When the President addressed the nation about the violence in Charlottesville, Virginia, saying that there was “bad on both sides” it was disorienting to people of goodwill everywhere. To equate the actions of nonviolent protestors to Nazis is to make a comparison that would have been deeply offensive to every President of every political party from Franklin Delano Roosevelt to Barrack Obama.
The Southern Poverty Law Center described the rally of Neo-Nazis, white supremacists and Confederate revisionists as “the largest hate-gathering of its kind in decades in the United States.” It was a gathering that quickly turned violent. One young woman, Heather Heyer, died and many others were injured when a car plowed into a sea of counter-protesters.
Heyer died on Saturday. On Sunday there was a rally organized on Market Square here in Knoxville to “Stand Against Hate.” If you had divided the crowd of hundreds of people into groups of ten every single one of those groups would have contained a member or friend of the Tennessee Valley Unitarian Universalist Church. Rarely, have I seen so many of us turn up for something so important on such short notice. There we joined people of conscience of every faith and belief; finding common ground and organizing for the common good.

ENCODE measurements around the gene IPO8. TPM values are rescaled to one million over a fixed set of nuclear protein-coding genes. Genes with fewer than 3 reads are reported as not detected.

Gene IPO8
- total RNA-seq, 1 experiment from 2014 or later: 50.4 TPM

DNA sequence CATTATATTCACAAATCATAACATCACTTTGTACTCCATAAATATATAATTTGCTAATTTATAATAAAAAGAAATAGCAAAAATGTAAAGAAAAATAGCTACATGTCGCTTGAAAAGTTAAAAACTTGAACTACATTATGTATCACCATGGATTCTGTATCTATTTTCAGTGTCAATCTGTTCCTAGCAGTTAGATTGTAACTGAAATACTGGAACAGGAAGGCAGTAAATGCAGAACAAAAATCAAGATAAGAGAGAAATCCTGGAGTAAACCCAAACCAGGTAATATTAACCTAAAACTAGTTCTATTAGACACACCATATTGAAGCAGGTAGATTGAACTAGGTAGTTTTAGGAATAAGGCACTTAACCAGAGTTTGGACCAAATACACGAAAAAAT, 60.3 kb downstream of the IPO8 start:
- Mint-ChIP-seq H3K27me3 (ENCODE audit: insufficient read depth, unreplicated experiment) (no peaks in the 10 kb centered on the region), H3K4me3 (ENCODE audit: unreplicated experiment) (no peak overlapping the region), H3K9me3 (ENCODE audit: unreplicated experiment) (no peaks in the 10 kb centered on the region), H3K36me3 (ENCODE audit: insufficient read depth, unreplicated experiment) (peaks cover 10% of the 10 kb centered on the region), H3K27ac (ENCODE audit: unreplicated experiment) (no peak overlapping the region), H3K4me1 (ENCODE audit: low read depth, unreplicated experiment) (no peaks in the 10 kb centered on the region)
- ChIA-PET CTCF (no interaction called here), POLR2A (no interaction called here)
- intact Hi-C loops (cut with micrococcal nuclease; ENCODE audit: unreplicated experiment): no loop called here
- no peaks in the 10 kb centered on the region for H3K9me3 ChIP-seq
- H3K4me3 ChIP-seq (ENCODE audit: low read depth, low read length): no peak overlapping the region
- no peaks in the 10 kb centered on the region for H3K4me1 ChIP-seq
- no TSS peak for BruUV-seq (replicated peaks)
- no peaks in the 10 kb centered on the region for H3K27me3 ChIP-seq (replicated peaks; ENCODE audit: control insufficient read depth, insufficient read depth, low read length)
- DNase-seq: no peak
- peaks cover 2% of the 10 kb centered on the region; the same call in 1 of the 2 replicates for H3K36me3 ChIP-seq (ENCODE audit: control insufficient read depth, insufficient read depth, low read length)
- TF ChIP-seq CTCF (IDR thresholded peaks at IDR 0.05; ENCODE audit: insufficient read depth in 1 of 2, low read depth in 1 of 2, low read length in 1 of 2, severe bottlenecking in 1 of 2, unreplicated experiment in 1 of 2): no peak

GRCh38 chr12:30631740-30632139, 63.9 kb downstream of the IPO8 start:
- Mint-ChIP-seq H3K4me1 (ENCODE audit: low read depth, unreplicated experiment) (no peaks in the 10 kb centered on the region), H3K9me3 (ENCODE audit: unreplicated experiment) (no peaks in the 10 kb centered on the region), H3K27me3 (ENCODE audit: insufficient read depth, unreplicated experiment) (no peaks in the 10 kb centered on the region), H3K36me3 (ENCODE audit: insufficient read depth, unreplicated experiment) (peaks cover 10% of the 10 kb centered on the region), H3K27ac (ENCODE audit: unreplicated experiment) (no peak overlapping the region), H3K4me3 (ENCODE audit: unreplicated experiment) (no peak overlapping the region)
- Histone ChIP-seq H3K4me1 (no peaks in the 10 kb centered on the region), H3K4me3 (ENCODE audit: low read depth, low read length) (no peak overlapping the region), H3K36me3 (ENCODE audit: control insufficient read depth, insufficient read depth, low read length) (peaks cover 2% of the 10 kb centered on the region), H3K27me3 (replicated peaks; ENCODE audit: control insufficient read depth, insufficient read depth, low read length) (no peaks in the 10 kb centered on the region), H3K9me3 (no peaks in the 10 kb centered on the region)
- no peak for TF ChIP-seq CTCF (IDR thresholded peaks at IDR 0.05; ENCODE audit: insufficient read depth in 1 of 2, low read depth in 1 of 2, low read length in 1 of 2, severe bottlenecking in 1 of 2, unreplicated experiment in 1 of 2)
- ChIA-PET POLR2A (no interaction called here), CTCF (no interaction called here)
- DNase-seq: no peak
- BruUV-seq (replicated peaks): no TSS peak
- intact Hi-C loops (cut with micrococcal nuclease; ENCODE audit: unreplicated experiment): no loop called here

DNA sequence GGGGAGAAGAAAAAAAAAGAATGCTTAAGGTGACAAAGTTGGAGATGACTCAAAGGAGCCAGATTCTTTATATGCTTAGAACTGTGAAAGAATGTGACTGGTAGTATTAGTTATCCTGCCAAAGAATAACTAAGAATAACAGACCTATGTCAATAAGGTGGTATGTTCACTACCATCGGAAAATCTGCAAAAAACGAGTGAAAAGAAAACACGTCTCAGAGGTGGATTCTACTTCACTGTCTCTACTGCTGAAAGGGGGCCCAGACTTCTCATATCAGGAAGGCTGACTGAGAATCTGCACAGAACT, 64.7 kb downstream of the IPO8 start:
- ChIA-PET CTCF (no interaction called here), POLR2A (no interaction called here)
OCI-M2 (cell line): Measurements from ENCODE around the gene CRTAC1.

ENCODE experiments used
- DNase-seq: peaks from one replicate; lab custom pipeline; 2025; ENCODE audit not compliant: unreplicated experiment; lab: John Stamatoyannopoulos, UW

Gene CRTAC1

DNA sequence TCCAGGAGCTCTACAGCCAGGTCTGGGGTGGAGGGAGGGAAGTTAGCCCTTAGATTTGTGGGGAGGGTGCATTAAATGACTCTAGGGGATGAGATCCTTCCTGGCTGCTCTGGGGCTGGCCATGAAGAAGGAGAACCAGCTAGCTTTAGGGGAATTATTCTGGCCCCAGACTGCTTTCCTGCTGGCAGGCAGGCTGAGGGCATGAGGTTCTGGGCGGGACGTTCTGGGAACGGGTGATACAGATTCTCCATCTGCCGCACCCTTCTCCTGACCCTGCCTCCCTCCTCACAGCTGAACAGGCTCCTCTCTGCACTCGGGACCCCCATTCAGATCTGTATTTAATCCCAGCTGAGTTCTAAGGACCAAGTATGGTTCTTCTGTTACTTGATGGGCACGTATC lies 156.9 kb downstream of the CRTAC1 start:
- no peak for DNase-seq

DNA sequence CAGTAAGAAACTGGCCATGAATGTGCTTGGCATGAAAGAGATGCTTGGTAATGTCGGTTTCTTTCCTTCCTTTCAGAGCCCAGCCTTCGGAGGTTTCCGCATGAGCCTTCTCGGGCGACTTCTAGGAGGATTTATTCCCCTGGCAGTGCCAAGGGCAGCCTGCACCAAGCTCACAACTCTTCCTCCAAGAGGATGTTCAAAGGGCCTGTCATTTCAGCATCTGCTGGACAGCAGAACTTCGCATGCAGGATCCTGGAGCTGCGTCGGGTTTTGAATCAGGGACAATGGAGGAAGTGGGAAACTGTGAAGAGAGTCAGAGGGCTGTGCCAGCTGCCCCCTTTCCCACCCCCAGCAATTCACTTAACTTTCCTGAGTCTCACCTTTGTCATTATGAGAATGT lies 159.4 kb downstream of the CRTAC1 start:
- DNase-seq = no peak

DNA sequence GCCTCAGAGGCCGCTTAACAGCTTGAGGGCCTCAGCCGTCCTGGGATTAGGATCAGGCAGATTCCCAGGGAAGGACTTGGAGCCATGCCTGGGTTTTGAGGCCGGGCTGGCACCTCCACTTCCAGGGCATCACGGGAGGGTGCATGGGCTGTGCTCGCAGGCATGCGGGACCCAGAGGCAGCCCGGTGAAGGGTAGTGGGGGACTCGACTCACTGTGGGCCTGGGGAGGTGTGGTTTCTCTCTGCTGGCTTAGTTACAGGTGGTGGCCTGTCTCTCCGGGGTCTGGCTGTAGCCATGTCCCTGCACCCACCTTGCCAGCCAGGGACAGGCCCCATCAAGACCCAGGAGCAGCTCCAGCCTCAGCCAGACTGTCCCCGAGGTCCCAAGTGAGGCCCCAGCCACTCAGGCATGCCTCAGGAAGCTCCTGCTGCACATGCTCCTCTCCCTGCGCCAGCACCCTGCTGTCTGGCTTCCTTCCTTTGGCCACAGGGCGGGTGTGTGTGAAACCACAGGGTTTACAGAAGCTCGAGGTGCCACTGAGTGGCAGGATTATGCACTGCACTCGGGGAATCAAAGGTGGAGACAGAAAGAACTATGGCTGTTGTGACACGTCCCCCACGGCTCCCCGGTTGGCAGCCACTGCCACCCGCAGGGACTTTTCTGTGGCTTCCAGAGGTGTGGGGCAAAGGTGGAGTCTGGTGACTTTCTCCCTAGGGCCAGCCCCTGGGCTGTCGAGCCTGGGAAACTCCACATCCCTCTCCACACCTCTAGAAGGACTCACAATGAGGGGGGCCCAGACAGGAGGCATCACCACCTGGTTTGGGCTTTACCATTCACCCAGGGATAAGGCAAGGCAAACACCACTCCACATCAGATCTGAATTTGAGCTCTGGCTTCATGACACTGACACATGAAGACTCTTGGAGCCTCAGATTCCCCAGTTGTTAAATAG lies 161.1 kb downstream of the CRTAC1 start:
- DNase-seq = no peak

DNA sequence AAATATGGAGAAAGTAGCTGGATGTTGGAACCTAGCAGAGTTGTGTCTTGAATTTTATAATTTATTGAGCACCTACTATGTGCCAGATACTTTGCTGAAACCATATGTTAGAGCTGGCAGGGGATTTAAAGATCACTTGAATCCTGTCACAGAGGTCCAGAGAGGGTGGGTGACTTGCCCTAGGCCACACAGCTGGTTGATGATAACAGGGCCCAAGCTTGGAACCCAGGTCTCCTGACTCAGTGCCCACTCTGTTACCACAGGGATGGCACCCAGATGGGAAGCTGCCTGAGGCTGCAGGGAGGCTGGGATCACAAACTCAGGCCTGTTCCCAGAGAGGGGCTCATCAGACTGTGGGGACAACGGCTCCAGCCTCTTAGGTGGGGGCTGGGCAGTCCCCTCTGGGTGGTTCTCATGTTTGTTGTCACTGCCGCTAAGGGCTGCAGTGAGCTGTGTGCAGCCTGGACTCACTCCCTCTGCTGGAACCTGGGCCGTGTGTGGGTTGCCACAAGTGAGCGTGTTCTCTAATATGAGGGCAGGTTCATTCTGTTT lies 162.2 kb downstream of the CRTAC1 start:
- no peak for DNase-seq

By temperament, I am a peacemaker not a polarizer. However, there are times when we need to ask ourselves the question made famous by an old labor organizing song, “Which side are you on?” The Unitarian Universalist church is often described as a liberal church. It has been said, “Liberals are people who know both sides of an argument so well they are unable to take their own.” I reject this notion of liberalism. I believe there are times to say with the Unitarian poet James Russell Lowell the words set to music in our hymnbook, “Once to every soul and nation, comes the moment to decide, In the strife of truth with falsehood, for the good or evil side.” Heather Heyer made a decision. She knew which side she was on. She fought the good fight. She finished the race. She kept the faith.